# Count data time series for hospital emergency arrivals

i recently started to work in a hospital and we are interested in forecasting the arrivals to emergency; the only variable we have information about is the number of arrivals to emergency

The time series looks like this

And the acf and pacf look like this

I've been having trouble with fitting a time series model to this data, i'd tried an ARMA model with an autoregressive component of order 7 and an moving average component of the same order as well; nonetheless the time series seem pretty random and by the autocorrelation plot and partial autocorrelation plot, the autocorrelation looks very low so, there's no sense in fitting such a model in my opinion (correct me if i'm wrong); i tried fitting an Poisson Autoregressive model, but the results were quite similar, and the forecast were pretty poor. To this point i'm kinda lost and don't know any other ideas in order to get a good fit and a good forecast for this data, it will be helpful an advice on how to approach this problem. Thank you in advance.

• You need to add time of the day, day of the week, special holidays, month of the year and other pertinent variables because they are all shown to be effective in predicting emergency department visits. You can generate most of the variables automatically. You can also add weather related information if you have it. Jul 6, 2018 at 3:52
• @forecaster I have worked with Paris transportation hourly data by day and have found that hourly patterns often depend on day-of-the-week etc.. A true challenge for software ( and humans ) to sort this out. Jul 6, 2018 at 20:32
• I finally used a GAM model as exposed in stats.stackexchange.com/questions/173/…. Thank you everyone.
– user161805
Jul 9, 2018 at 16:50

You don't say so, but I assume your data are daily. And that you only have one year's worth of data.

Your ACF/PACF plots show spikes at lag 7, 14 etc. This is weekly seasonality, which makes sense for emergency admissions. Thus, you should tell R that you have a seasonal time series with period 7, ts(..., frequency=7). Then auto.arima() should pick up on your seasonality and give you a seasonal ARIMA model. This should be the benchmark you should evaluate more complex models against.

An alternative simple benchmark would be a "seasonal naive" forecast: for next Sunday, forecast last Sunday's observation, and so on. Simple benchmarks can be very hard to beat.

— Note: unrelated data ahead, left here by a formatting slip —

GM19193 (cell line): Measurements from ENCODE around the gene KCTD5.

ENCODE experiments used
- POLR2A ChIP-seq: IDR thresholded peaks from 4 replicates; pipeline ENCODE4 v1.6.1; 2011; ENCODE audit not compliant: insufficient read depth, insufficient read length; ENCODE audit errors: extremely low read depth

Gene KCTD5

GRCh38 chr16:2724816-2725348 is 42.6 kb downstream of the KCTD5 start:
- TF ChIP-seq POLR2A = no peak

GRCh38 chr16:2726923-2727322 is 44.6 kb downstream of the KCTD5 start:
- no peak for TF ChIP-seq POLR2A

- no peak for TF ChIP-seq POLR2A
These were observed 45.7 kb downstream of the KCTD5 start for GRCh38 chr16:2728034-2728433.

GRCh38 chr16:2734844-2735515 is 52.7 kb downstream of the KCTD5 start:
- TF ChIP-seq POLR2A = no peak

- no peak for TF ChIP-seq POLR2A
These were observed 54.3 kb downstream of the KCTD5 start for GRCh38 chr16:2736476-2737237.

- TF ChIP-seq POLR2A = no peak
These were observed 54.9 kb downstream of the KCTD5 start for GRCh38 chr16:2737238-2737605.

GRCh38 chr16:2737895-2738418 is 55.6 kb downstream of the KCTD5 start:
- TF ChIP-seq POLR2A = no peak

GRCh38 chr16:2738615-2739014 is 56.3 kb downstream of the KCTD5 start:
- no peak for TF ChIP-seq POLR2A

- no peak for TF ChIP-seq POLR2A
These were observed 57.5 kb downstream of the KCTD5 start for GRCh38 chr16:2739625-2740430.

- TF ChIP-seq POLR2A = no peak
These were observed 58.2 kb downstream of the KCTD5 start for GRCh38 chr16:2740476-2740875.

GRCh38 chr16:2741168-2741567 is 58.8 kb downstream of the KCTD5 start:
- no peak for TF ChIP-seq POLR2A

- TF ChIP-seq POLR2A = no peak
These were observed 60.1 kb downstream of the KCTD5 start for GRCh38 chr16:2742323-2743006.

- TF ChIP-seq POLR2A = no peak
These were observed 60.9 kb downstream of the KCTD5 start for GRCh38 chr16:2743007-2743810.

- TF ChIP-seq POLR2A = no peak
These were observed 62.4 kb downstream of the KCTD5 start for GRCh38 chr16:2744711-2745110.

If you get more than a year's worth of data, you could try also including yearly seasonality using models that can deal with , e.g., or .

In addition, think about any strong drivers. What makes people come to your emergency department? Is it weather? (This may be more important in some parts of the world than in others.) Is it special days, like people hurting themselves with fireworks in the US on July 4th or elsewhere on New Year's Eve (these might be covered by yearly seasonality)? Has there been a change in regulation that induced a step change somewhere? Use a regression approach to include such drivers, then model residuals using time series algorithms as a above.

We have a number of questions on daily , so browsing through them might be helpful.

In a larger sense ..daily data is often driven by exogenous factors ...such as day-of-the-week , day-of-the-month , week-of-the-month , month-of-the year , activity before on and after major holidays , long-weekend effects around holidays , level shifts / local time trends and often overlooked changes in day-of-the-week effects.

To identify factors listed above one needs to detect unusual one-time effects that need to be included so that one can more clearly identify. Untreated outliers obfuscate statistical structure.

On top of all of this is the need to incorporate any arima structure reflecting omitted/unspecified stochastic input series such as weather today, weather yesterday and anticipated weather for the next day. Arima structure should be used as a last resort as it naively premises that the past is the cause/reason for the future .. much like driving down the road using the rear window to guide you thus imposing endogeneity rather than exogeneity (causal series).

Known or guessed causal variables such as price , weather , population counts acre also critical as their inclusion often unmasks/clarifies other significant dependencies.

With only 1 year of data you will be challenged to distinguish anomalies from real effects.

One starts this process by searching for the umbrella effect of holidays and simultaneously identifying level shifts and/or local time trends while incorporating day-of-the-week variables. Now settle back and iteratively examine model residuals in order to suggest model augmentation (step-forward) while also excluding factors that are non-significant (step-down ).

I have personally used this approach for a number of similar series like yours with great success.

For list of daily data analyses/reflections take a look at https://stats.stackexchange.com/search?q=user%3A3382+daily